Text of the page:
First published in 1986, this is the story of the analysis of starlight by astronomical spectroscopy. Beginning with Joseph Fraunhofer's discovery of spectral lines in the early nineteenth century, this new edition continues the story through to the year 2000. In addition to the key discoveries, it presents the cultural and social history of stellar astrophysics by introducing the leading astronomers and their struggles, triumphs and disagreements. Basic concepts in spectroscopy and spectral analysis are included, so both observational and theoretical aspects are described, in a non-mathematical framework. This new edition covers the final decades of the twentieth century, with its major advances in stellar astrophysics: the discovery of extrasolar planets, new classes of stars and the observation of the ultraviolet spectra of stars from satellites. The in-depth coverage of the subject makes it essential reading for graduate students working in stellar spectroscopy, as well as a major reference for professional and amateur astronomers and historians of science.
|Publisher:||Cambridge University Press|
|Product dimensions:||7.99(w) x 9.96(h) x 0.79(d)|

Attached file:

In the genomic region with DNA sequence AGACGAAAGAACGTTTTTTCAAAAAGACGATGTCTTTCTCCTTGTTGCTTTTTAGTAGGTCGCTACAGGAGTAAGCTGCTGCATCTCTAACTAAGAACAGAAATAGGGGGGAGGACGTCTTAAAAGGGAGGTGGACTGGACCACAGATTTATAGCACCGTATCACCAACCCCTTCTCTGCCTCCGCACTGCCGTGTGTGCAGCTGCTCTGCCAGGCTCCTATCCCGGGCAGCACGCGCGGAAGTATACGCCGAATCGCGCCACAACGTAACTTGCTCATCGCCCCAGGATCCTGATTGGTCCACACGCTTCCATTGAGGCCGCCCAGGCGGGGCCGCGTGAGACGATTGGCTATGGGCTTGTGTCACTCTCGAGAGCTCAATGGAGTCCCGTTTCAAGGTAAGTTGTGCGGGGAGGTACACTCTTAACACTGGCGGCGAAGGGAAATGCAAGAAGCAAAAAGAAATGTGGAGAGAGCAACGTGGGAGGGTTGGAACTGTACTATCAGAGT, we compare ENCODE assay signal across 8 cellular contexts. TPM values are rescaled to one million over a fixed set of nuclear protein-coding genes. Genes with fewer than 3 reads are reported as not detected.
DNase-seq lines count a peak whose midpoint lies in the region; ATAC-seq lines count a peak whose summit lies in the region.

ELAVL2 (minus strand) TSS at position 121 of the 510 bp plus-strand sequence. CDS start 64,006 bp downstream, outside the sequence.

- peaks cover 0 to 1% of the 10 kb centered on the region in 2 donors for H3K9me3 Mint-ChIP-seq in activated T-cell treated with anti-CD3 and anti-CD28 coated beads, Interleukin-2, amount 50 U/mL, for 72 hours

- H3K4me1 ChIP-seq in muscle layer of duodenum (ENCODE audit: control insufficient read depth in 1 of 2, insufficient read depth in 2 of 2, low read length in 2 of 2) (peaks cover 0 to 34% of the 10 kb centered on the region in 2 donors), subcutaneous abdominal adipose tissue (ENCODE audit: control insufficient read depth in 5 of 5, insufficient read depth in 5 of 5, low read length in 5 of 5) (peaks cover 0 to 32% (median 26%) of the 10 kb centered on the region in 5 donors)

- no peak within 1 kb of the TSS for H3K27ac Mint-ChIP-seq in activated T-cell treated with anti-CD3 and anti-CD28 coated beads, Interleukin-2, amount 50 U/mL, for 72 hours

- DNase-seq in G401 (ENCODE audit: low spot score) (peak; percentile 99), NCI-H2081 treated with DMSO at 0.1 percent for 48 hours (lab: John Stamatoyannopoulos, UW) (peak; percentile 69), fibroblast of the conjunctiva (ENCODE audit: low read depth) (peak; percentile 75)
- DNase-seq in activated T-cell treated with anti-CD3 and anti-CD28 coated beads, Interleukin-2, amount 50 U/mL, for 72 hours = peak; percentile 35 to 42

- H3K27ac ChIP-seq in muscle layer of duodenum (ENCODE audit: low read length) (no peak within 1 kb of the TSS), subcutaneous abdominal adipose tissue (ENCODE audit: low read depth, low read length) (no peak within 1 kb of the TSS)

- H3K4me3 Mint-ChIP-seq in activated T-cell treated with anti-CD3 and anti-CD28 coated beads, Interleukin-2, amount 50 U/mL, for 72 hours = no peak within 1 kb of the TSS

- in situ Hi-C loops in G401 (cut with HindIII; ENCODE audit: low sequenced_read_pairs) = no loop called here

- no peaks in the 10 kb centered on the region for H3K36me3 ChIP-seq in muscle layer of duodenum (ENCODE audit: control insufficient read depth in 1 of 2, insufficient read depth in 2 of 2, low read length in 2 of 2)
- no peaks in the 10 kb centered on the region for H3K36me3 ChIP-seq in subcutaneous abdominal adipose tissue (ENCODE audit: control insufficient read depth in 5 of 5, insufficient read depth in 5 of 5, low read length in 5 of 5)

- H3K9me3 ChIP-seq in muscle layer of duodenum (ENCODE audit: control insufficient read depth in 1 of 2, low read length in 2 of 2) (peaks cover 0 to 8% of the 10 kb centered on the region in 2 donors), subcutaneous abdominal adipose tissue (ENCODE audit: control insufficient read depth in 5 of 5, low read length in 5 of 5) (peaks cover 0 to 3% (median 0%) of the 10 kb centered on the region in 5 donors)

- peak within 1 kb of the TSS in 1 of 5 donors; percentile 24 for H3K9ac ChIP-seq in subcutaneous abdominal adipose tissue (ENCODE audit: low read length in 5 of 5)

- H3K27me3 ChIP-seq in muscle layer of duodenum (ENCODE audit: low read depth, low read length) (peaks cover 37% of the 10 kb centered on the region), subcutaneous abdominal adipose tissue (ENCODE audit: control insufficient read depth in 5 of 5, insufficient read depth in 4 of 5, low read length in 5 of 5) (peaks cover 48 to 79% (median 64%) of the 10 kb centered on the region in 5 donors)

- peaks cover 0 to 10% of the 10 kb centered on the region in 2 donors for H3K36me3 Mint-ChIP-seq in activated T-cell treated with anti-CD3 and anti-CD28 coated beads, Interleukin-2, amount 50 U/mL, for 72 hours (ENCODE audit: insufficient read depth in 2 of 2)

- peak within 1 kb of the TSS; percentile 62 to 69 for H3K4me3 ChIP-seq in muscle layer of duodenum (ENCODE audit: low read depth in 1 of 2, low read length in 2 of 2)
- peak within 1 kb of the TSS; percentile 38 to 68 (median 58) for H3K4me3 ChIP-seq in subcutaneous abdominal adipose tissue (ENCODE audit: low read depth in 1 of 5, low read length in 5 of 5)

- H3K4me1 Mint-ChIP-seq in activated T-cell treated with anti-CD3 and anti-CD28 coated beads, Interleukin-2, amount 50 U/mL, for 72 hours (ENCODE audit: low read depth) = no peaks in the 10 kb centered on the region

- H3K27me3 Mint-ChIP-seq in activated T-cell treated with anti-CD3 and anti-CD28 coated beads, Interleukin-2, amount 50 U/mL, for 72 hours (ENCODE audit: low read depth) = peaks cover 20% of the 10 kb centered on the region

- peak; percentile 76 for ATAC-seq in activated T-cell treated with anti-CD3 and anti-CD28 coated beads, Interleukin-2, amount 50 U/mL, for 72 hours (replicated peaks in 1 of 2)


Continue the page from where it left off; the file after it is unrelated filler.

About the Author
John Hearnshaw is Professor of Astronomy at the University of Canterbury, Christchurch, New Zealand. His research interests span stellar astrophysics, astronomical spectrographs, and the historical development of astrophysics. He is a Fellow of Royal Society of New Zealand, a member of the International Astronomical Union (IAU), and a Foreign Associate of the Royal Astronomical Society of London. Professor Hearnshaw is the author of four books and 200 papers in astronomical literature, and has served as editor for seven conference proceedings. He has held visiting positions at Astrophysikalisches Institut Potsdam, Nagoya University, and National University of Mongolia, Ulaan Baatar. He has also served as Chair of IAU Program Group for the Worldwide Development of Astronomy, with lecture tours to Mongolia, Cuba, Thailand, Laos, Vietnam, Mauritius, Trinidad and Tobago, Venezuela, Paraguay, Uzbekistan, Tajikistan, Fiji and North Korea.
Table of ContentsPreface to the first edition, 1986; Preface to the second edition; Acknowledgments for the first edition; Acknowledgments for the second edition; 1. Introduction to spectroscopy, spectroscopes and spectrographs; 2. The analysis of sunlight: the earliest pioneers; 3. The foundations of special analysis: from Fraunhofer to Kirchhoff; 4. Early pioneers in stellar spectroscopy; 5. Spectral classification at Harvard; 6. The doppler effect; 7. The interpretation of stellar spectra and the birth of astrophysics; 8. Spectral classification: from the Henry Draper catalogue to the MK-system and beyond; 9. Spectroscopy of peculiar stars; 10. Quantitative analysis of stellar spectra; 11. Some miscellaneous topics in stellar spectroscopy: individual stars of note, stellar chromospheres, interstellar lines and ultraviolet spectroscopy from space; Appendix A. List of solar lines designated by letters by Fraunhofer and others; Appendix B. Vogel's first spectral classification scheme of 1874; Indexes.